Can the Telstra share price make it to $5 in 2023?

Profit growth has returned to the telco but can this power its valuation higher?

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Key points

  • Telstra management is aiming for double-digit profit growth over the next couple of years
  • Revenue is growing, particularly for some segments like the Telstra Health division
  • However, it may be tricky for the Telstra share price to get to $5 in a short time

The Telstra Group Ltd (ASX: TLS) share price has gone up by 7% over the past year. After closing at $3.95 on the first day of 2023, Telstra shares finished at $4.21 apiece on Wednesday.

Now, I'm going to consider whether the ASX telco share can indeed rise to $5.

First up, I have to say I love the dividends that ASX dividend shares like Telstra pay, which can come with attractive franking credits. Although, for me, capital growth potential is important as well. I don't want to see appealing dividend income being offset by a steadily falling share price over time.

As it stands, I think there are three main things that could cause the Telstra share price to get to $5 this year.

Profit growth could boost the Telstra share price

For me, a key part of the question is how much profit is Telstra able to deliver and whether it can deliver on its exciting guidance.

Approximately two years ago, Telstra announced its T25 strategy which proclaimed that between then and FY25, the company was targeting a compound annual growth rate (CAGR) of mid-single digits for underlying earnings before interest, tax, depreciation and amortisation (EBITDA) and high-teens for underlying earnings per share (EPS).

I think this is the most important factor that could help the Telstra share price keep rising.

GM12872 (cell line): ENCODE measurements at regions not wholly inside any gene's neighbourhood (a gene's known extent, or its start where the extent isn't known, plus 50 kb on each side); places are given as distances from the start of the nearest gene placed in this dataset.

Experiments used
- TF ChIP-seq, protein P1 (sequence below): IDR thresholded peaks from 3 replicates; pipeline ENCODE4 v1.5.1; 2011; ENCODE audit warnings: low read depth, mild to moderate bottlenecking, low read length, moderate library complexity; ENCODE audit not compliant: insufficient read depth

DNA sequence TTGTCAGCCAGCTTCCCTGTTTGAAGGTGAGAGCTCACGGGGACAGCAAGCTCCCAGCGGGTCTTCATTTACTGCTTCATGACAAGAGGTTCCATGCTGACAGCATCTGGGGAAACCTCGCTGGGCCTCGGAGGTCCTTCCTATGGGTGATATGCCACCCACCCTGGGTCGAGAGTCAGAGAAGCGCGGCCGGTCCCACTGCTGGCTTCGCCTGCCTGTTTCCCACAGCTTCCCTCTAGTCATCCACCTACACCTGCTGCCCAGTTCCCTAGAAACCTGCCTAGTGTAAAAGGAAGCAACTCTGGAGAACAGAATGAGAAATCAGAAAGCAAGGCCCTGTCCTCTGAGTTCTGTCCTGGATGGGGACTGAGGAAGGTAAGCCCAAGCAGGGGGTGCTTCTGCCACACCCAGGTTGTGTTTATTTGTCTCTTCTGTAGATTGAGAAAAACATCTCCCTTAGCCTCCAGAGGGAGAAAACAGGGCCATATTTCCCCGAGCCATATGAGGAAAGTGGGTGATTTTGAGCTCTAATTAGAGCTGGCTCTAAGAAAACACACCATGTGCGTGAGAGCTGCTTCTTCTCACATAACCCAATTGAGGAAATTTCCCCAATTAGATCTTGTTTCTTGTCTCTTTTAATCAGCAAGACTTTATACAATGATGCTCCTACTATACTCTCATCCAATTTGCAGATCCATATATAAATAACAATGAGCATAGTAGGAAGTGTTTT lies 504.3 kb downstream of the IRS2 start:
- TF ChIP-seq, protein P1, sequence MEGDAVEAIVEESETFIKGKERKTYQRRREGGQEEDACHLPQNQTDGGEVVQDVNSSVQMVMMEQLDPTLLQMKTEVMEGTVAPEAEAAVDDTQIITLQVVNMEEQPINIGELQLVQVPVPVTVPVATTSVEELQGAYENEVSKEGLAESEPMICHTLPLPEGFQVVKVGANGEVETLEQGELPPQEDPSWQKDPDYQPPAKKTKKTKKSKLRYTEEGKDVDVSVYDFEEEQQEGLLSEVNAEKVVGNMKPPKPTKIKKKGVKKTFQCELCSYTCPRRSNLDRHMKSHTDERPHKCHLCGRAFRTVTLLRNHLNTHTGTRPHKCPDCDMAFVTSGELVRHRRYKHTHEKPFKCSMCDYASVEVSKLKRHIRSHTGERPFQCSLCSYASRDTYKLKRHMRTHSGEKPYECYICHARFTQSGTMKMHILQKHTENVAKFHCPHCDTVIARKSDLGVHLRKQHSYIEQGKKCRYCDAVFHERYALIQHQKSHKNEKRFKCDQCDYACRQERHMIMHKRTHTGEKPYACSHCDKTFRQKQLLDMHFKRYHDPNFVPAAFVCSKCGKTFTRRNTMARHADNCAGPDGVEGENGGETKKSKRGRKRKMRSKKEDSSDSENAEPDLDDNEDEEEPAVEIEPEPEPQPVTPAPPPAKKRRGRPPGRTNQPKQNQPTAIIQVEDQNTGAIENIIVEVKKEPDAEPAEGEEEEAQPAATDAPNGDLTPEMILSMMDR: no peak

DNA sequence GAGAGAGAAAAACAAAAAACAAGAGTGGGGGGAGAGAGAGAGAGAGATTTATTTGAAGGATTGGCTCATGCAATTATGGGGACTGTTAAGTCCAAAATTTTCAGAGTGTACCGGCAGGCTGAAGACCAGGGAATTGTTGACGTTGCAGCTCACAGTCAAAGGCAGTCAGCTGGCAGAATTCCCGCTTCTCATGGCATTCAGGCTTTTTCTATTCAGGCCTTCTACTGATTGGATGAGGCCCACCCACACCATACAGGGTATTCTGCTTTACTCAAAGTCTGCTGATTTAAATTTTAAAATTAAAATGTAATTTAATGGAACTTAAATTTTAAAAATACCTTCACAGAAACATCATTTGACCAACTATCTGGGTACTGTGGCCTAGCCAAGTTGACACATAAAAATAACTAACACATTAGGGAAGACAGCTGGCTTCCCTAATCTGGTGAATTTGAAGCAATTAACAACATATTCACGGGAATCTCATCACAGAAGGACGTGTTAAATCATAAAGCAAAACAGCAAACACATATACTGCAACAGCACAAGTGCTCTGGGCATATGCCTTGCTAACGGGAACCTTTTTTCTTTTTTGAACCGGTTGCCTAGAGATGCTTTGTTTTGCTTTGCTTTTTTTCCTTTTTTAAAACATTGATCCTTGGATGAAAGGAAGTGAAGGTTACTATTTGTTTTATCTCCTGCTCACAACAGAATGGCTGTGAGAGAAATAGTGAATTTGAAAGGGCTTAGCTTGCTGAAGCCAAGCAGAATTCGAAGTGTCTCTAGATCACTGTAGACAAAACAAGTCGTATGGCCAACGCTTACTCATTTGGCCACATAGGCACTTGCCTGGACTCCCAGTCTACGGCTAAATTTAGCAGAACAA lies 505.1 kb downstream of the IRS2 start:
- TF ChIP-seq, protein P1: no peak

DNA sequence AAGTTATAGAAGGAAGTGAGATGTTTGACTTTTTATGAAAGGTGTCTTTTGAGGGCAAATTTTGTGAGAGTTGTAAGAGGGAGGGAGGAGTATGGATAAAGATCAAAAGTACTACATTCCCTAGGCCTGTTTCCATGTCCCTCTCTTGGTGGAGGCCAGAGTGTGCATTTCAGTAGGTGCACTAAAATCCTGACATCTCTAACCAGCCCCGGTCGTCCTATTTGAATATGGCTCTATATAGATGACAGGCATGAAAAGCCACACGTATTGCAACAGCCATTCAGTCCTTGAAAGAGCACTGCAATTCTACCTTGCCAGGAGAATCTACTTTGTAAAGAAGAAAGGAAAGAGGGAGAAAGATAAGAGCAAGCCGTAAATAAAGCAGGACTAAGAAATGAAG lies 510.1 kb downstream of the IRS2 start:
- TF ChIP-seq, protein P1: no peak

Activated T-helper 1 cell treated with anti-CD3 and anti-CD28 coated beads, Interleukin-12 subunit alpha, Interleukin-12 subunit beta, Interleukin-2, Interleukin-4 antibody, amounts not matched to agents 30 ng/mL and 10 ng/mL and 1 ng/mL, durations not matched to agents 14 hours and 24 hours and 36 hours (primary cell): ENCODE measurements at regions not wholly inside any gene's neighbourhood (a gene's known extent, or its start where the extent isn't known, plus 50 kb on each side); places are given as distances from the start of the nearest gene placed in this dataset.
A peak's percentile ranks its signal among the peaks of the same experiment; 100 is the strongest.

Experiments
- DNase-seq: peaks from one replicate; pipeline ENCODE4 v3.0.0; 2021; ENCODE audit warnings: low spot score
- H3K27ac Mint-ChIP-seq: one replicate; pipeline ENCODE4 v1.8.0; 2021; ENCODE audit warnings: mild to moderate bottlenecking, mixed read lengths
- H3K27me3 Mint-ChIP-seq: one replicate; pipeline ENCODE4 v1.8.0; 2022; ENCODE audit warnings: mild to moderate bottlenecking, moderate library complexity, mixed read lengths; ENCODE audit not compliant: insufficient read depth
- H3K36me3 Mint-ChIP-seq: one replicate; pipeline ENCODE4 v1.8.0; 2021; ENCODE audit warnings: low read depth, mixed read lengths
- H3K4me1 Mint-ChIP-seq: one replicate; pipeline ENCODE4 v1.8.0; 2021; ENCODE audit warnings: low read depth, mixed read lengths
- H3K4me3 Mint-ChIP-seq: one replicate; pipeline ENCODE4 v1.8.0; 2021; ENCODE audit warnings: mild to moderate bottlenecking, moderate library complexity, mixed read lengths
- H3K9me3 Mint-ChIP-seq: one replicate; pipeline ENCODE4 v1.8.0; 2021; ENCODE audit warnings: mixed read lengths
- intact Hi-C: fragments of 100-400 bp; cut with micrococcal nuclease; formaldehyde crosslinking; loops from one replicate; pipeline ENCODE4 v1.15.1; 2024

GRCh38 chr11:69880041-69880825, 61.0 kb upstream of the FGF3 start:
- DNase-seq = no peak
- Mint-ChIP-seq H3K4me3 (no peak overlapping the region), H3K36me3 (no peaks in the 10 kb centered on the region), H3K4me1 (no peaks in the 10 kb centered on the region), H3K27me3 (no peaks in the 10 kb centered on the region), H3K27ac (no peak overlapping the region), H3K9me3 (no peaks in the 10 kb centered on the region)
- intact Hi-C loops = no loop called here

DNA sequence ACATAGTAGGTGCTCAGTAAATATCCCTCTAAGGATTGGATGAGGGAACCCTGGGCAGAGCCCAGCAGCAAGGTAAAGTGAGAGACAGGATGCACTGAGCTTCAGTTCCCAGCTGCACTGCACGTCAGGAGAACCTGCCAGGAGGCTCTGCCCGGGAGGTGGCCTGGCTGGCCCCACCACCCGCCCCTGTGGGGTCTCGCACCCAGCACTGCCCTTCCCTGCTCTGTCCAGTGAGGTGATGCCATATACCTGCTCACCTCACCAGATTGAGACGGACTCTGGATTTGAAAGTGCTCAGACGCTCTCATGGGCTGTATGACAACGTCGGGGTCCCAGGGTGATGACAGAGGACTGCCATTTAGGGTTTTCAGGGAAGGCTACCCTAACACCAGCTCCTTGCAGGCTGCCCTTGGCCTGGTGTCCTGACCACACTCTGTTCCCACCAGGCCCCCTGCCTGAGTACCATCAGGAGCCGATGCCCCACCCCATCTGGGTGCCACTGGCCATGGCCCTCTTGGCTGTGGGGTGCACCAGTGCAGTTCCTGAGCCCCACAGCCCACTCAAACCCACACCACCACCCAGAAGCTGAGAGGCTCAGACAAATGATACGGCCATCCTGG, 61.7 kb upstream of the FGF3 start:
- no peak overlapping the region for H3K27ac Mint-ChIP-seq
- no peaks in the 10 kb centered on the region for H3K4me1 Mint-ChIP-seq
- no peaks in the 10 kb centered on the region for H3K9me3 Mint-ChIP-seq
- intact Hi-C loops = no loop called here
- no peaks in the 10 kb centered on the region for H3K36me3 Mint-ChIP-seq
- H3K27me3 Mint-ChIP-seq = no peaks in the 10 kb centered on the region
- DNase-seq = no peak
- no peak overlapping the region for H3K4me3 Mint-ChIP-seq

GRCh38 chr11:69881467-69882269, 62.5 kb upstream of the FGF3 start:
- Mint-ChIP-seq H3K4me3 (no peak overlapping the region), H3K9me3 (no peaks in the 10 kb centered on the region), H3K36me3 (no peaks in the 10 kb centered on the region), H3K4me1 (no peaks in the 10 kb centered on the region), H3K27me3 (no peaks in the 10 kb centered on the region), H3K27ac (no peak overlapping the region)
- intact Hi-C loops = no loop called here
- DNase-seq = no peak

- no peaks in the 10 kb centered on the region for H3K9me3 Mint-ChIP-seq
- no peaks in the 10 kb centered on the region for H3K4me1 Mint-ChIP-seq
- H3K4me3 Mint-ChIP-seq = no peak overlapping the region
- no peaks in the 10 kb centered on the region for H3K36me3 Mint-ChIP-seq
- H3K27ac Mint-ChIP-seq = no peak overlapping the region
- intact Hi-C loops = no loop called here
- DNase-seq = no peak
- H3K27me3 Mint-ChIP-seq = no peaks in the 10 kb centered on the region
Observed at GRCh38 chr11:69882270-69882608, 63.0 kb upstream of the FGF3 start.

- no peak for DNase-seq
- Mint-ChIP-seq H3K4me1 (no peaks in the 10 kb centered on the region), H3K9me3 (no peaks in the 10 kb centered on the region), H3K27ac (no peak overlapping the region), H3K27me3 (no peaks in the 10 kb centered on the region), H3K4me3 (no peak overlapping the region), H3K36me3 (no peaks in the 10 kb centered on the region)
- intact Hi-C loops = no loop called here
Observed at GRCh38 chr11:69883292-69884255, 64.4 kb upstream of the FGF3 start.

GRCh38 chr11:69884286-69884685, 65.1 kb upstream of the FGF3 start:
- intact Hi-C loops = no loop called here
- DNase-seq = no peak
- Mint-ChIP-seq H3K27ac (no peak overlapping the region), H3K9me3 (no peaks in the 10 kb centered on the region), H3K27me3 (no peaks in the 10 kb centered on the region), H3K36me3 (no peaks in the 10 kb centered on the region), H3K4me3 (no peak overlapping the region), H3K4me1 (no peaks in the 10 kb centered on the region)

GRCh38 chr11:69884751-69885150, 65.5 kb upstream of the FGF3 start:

The market is usually focused on the (short-to-medium-term) future, and things are looking positive. One of the main positives to come from the higher inflation environment for Telstra is that it has been increasing its mobile costs to customers in line with inflation, which creates a natural financial boost.

The current estimates on Commsec suggest that the telco made 16.5 of EPS in FY23, with projected EPS growth to 19 cents in FY24 and 20.8 cents in FY25.

But, the market already expects profit growth, so for profit growth to trigger an uplift in the Telstra share price, the telco would need to say something that would indicate that profit growth would be even stronger than expected.

P/E ratio increase 

Using those estimates, the Telstra share price is valued at 22x FY24's estimated earnings.

To get to a $5 share price, we're talking about an increase of 19%. This would put the forward price/earnings (P/E) ratio at 26x. That would be a fairly high P/E ratio for the short term, but it wouldn't be expensive if Telstra is able to deliver on the EPS growth that it's aiming to achieve over the next couple of years.

Telstra shares haven't been at $5 since early 2017, so it would be quite an achievement for the company to rise back to that level. A widespread rise of the share market could push Telstra there but I'm not expecting that level of market sentiment this year, particularly if interest rates don't go lower.

Acquisitions or ancillary growth

The main game for Telstra is its mobile division which has a huge subscriber base that keeps growing as Australia's population grows and international visitor numbers return.

If Telstra's side businesses can surprise investors, or if the company makes a new investment, then this could add some extra value to Telstra in the market's mind.

For example, Telstra is looking to become a major player in the digital healthcare space. In the FY23 half-year result, it said that its health revenue was $147 million, which was a 24% organic increase. I don't think this business (or its other smaller segments, like its international earnings) is at the scale to add more than $4 billion of value to Telstra's market capitalisation in a short time.

An acquisition could excite the market, but I have no information to say that Telstra is about to announce something game-changing.

Foolish takeaway

With profit growth seeming likely, I think the Telstra share price can keep rising. However, it could be a bit of a stretch to get to $5 in less than six months. That said, I wouldn't be surprised if it gets there in 18 or so months, particularly if interest rates start falling within that time.

Motley Fool contributor Tristan Harrison has no position in any of the stocks mentioned. The Motley Fool Australia's parent company Motley Fool Holdings Inc. has no position in any of the stocks mentioned. The Motley Fool Australia has positions in and has recommended Telstra Group. The Motley Fool has a disclosure policy. This article contains general investment advice only (under AFSL 400691). Authorised by Scott Phillips.

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